We have online video User Manuals
to explain the many aspects of kayak use and ownership.
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BUYING A JACKSON KAYAK
Refer to the kayak
of your interest and click on the product description link to help understand the benefits and performance of each kayak.
We have distributors all over the world. Click on the Find a Dealer
locator on the home page of the website and select a country to find a distributor or dealer in your area.
Contact your local dealer
to see what colors are available in stock.
We print limited numbers of catalogs each year. All of the information in the catalogs and much much more can be found on the Jackson Kayak website.
No, we do not sell kayaks direct from the factory. We have a great dealer
network that is ready to help explain size, color, and outfitting options.
All of our dealers carry a “demo” model specifically for this reason. Call your nearest dealer
to find out when they are having a “demo day” or if you can just swing by and pick the boat up to take out for a day. Some dealers will charge a “rental fee” for the day, but they may also deduct that amount from the purchase of a kayak so be sure to ask.
There are several options for paddles with a wide array of sizes and price points. The paddle that is best for you will depend on your size, and whether you are paddling a recreational or whitewater kayak. To determine which paddle is best suited for your paddling application please contact your local dealer
to confirm the best choice based on your paddling needs. You can also go to the LightningPaddleUSA.com
Refer to the online Video User Manuals
for instructions for specific kayaks. You can also check with your local dealer
for all the “how to’s” of your kayak adjustments.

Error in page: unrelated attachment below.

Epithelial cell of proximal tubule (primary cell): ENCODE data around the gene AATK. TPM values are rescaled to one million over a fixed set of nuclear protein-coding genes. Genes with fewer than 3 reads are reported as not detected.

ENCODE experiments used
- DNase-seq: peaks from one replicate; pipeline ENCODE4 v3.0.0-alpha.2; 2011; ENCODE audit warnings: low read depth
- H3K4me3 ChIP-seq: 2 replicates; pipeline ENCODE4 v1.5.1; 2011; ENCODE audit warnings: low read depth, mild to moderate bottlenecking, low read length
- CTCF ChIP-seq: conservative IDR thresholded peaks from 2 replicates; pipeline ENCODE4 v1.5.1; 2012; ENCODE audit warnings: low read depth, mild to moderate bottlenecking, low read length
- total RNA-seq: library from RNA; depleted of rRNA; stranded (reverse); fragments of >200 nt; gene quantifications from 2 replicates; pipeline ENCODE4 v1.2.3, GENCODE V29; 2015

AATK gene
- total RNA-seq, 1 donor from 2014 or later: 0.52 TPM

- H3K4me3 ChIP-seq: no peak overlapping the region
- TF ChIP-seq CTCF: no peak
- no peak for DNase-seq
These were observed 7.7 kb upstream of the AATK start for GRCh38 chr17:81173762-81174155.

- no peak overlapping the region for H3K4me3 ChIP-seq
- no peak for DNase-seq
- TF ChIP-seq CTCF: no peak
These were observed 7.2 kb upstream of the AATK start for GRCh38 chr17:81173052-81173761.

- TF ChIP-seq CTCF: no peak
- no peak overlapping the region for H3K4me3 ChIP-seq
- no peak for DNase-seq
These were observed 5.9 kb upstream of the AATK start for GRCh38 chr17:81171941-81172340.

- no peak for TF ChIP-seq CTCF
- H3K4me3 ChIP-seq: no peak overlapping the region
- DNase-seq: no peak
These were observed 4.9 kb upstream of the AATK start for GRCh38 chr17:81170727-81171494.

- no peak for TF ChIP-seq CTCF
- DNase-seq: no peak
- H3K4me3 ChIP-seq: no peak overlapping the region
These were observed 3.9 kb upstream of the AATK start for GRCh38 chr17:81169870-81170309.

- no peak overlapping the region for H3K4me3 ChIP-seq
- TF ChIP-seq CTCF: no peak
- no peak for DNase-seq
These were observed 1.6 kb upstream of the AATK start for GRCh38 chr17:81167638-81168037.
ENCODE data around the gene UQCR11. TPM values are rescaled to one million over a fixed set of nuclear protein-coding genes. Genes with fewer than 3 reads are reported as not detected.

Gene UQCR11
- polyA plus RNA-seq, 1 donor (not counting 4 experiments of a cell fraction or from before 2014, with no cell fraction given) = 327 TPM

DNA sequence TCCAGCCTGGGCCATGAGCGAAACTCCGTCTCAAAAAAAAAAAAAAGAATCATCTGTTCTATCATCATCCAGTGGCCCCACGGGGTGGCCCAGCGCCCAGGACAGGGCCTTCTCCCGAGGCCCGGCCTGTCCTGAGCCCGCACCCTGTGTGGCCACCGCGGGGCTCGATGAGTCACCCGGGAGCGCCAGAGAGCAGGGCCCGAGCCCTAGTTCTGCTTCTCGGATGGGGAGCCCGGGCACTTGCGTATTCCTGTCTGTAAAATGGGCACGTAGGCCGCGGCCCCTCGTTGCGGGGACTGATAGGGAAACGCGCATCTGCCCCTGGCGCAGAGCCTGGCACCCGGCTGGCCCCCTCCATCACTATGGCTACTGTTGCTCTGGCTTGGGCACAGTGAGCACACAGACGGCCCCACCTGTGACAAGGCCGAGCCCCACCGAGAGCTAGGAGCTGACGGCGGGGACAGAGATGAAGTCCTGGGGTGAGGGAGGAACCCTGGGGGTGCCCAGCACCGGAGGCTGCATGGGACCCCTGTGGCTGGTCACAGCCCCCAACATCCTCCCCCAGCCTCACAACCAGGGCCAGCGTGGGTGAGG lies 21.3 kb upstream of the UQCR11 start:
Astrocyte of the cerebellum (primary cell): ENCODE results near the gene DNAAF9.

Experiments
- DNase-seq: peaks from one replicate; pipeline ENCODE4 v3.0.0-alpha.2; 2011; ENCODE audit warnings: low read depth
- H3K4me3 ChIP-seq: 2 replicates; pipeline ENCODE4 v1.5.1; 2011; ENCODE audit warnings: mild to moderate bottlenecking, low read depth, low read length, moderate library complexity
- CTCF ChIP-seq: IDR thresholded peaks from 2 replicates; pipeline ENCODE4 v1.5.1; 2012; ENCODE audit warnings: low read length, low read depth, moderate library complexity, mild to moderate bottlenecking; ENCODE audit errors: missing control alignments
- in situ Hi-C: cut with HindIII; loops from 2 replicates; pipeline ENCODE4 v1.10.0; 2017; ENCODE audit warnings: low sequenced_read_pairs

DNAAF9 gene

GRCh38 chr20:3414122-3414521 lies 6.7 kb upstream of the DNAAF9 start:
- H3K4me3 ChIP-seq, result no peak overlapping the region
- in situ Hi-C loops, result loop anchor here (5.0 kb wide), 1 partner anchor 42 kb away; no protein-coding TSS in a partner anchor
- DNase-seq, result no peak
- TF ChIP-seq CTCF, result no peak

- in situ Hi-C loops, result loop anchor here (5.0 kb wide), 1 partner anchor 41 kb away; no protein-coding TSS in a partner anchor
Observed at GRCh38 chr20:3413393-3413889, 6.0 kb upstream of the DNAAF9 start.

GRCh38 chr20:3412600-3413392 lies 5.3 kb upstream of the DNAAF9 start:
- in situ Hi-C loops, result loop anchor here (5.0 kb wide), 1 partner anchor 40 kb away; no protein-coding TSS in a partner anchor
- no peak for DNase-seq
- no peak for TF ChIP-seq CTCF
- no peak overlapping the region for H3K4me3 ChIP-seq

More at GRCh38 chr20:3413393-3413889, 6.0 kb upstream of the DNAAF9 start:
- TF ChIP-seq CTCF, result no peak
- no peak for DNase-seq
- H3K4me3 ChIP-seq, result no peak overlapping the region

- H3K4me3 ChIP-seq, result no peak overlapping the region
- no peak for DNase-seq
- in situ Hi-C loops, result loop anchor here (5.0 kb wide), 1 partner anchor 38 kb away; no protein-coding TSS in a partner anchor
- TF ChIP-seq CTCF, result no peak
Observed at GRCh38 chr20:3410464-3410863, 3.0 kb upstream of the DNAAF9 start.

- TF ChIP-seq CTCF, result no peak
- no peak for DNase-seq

Please refer to each of the product pages where you will find the dimensions of the cockpits in the Product Details table. You can contact your local dealer
to confirm which spray skirt may be best for you and your kayak.
CARE AND MAINTENANCE
If your kayak was made with linear plastic and you would like to repair a gouge, you can use plastic welding rods to repair using a heat gun. Contact your local dealer
to request welding rods.
Your kayak can be cleaned using a mild soap and water. If possible, storing inside, vertically is best. However, if stored outside, do not place in direct sunlight. If stored horizontally, place foam on bottom to help protect the plastic from warping.
A roof rack, whether factory installed or an aftermarket product, greatly enhances both security and convenience when transporting your kayak. The simplest, but not necessarily the most secure solution is to place mini cell foam cradles between the boat and the roof, and tie the boat to the roof rack, if so equipped, or through the door openings of vehicles without a roof rack.
The first step is to put your kayak in direct sun for 4+ hours (try to put on a soft grassy area). Normally, the plastic will return to shape on its own. If it does not, try using weights or other heavy objects while leaving it in the sun to push the dent out. Almost boiling water can be used in absence of sunlight. Watch this
informative video on how to remove dents.
The first step is to complete the warranty form
found under the ‘4 Owners’ link on this website. Once submitted please allow 3 business days for a reply. It is very important to enter as much information as possible on the form. Pictures are very a very important part of the process. Take some clear close ups of the issue as well as some farther away. Put something like a pen or a penny in the picture so we can see the scale.
The serial number is on the right stern at the parting line.
FISHING SPECIFIC QUESTIONS